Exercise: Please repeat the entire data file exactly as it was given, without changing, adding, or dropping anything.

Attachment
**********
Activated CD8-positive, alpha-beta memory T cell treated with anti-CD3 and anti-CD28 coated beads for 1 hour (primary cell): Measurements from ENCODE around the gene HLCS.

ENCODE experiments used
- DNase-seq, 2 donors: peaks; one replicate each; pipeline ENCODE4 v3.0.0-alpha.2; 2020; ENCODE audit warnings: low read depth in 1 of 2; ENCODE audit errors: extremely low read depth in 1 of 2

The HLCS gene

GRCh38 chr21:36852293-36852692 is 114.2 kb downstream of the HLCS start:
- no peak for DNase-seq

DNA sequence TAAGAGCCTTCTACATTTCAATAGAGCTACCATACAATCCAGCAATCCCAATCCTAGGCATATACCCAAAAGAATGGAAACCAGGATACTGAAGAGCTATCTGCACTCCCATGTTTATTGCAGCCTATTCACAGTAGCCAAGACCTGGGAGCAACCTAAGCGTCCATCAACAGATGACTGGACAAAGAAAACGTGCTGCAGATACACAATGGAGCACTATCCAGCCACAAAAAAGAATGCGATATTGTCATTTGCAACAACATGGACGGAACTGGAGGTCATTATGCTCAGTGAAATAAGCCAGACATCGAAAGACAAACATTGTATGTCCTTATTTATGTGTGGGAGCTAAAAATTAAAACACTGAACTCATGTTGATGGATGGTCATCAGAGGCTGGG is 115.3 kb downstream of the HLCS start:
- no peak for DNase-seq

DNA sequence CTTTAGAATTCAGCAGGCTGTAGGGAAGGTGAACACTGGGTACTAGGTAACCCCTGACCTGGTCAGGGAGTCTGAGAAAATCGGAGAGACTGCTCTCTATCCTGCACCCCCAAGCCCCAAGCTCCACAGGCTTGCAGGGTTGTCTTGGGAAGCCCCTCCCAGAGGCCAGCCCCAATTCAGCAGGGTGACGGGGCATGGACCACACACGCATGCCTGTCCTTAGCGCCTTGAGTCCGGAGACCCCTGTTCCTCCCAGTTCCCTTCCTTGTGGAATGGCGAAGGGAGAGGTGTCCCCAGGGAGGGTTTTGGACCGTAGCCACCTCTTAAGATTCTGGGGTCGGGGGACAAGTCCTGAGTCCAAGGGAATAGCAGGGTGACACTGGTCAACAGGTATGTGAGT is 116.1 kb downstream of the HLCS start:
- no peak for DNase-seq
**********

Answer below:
Activated CD8-positive, alpha-beta memory T cell treated with anti-CD3 and anti-CD28 coated beads for 1 hour (primary cell): Measurements from ENCODE around the gene HLCS.

ENCODE experiments used
- DNase-seq, 2 donors: peaks; one replicate each; pipeline ENCODE4 v3.0.0-alpha.2; 2020; ENCODE audit warnings: low read depth in 1 of 2; ENCODE audit errors: extremely low read depth in 1 of 2

The HLCS gene

GRCh38 chr21:36852293-36852692 is 114.2 kb downstream of the HLCS start:
- no peak for DNase-seq

DNA sequence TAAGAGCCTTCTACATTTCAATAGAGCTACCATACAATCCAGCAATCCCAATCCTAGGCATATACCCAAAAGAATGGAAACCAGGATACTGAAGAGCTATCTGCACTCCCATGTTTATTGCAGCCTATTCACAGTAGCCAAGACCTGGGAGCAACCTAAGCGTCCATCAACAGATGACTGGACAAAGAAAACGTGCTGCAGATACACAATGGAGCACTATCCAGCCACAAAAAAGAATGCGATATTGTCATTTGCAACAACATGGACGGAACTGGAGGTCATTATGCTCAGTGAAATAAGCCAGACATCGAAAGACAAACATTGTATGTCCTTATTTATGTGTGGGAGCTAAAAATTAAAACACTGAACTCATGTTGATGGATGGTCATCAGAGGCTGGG is 115.3 kb downstream of the HLCS start:
- no peak for DNase-seq

DNA sequence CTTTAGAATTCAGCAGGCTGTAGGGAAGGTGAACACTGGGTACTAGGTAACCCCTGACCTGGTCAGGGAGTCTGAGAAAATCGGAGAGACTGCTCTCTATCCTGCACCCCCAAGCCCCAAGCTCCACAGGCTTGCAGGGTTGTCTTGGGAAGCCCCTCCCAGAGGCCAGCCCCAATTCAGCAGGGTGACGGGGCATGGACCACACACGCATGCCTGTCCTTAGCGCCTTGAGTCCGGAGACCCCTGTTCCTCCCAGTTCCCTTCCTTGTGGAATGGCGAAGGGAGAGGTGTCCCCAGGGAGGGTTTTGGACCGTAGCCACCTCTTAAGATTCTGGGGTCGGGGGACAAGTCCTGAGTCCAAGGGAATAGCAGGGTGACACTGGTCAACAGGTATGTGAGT is 116.1 kb downstream of the HLCS start:
- no peak for DNase-seq